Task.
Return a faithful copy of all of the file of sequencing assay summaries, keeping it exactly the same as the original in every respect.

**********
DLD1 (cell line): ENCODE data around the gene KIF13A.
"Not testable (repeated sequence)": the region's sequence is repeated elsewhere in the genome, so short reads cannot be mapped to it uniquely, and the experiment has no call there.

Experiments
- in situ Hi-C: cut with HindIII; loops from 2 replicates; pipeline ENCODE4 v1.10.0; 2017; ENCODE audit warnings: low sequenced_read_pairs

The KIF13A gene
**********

DLD1 (cell line): ENCODE data around the gene KIF13A.
"Not testable (repeated sequence)": the region's sequence is repeated elsewhere in the genome, so short reads cannot be mapped to it uniquely, and the experiment has no call there.

Experiments
- in situ Hi-C: cut with HindIII; loops from 2 replicates; pipeline ENCODE4 v1.10.0; 2017; ENCODE audit warnings: low sequenced_read_pairs

The KIF13A gene